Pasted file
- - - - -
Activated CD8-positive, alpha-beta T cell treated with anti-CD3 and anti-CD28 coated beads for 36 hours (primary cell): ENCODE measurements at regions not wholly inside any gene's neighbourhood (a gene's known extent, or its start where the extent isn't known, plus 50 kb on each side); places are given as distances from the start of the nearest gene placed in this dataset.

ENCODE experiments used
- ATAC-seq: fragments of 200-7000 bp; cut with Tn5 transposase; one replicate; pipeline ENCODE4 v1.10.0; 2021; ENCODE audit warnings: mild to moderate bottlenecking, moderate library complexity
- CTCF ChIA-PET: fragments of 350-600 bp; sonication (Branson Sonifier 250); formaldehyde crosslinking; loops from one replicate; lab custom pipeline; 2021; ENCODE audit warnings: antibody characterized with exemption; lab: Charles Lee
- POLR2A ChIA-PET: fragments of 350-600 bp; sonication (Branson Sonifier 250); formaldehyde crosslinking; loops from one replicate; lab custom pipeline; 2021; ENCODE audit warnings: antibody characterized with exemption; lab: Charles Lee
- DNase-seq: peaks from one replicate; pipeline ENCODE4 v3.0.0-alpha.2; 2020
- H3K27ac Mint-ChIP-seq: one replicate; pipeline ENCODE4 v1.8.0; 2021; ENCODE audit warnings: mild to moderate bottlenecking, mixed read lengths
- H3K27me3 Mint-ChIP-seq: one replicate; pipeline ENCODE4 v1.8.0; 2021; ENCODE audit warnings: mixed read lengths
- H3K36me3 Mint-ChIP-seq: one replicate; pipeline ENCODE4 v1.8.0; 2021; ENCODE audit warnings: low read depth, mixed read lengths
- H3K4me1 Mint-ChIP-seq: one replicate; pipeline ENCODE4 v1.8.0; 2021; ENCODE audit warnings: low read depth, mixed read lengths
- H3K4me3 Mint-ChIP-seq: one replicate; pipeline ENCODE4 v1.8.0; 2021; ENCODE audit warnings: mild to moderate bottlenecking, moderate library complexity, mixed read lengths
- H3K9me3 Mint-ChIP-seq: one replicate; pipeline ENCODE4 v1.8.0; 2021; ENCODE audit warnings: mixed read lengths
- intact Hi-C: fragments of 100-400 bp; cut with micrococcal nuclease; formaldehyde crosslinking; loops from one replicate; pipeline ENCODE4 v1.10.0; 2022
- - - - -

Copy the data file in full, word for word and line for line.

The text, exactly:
Activated CD8-positive, alpha-beta T cell treated with anti-CD3 and anti-CD28 coated beads for 36 hours (primary cell): ENCODE measurements at regions not wholly inside any gene's neighbourhood (a gene's known extent, or its start where the extent isn't known, plus 50 kb on each side); places are given as distances from the start of the nearest gene placed in this dataset.

ENCODE experiments used
- ATAC-seq: fragments of 200-7000 bp; cut with Tn5 transposase; one replicate; pipeline ENCODE4 v1.10.0; 2021; ENCODE audit warnings: mild to moderate bottlenecking, moderate library complexity
- CTCF ChIA-PET: fragments of 350-600 bp; sonication (Branson Sonifier 250); formaldehyde crosslinking; loops from one replicate; lab custom pipeline; 2021; ENCODE audit warnings: antibody characterized with exemption; lab: Charles Lee
- POLR2A ChIA-PET: fragments of 350-600 bp; sonication (Branson Sonifier 250); formaldehyde crosslinking; loops from one replicate; lab custom pipeline; 2021; ENCODE audit warnings: antibody characterized with exemption; lab: Charles Lee
- DNase-seq: peaks from one replicate; pipeline ENCODE4 v3.0.0-alpha.2; 2020
- H3K27ac Mint-ChIP-seq: one replicate; pipeline ENCODE4 v1.8.0; 2021; ENCODE audit warnings: mild to moderate bottlenecking, mixed read lengths
- H3K27me3 Mint-ChIP-seq: one replicate; pipeline ENCODE4 v1.8.0; 2021; ENCODE audit warnings: mixed read lengths
- H3K36me3 Mint-ChIP-seq: one replicate; pipeline ENCODE4 v1.8.0; 2021; ENCODE audit warnings: low read depth, mixed read lengths
- H3K4me1 Mint-ChIP-seq: one replicate; pipeline ENCODE4 v1.8.0; 2021; ENCODE audit warnings: low read depth, mixed read lengths
- H3K4me3 Mint-ChIP-seq: one replicate; pipeline ENCODE4 v1.8.0; 2021; ENCODE audit warnings: mild to moderate bottlenecking, moderate library complexity, mixed read lengths
- H3K9me3 Mint-ChIP-seq: one replicate; pipeline ENCODE4 v1.8.0; 2021; ENCODE audit warnings: mixed read lengths
- intact Hi-C: fragments of 100-400 bp; cut with micrococcal nuclease; formaldehyde crosslinking; loops from one replicate; pipeline ENCODE4 v1.10.0; 2022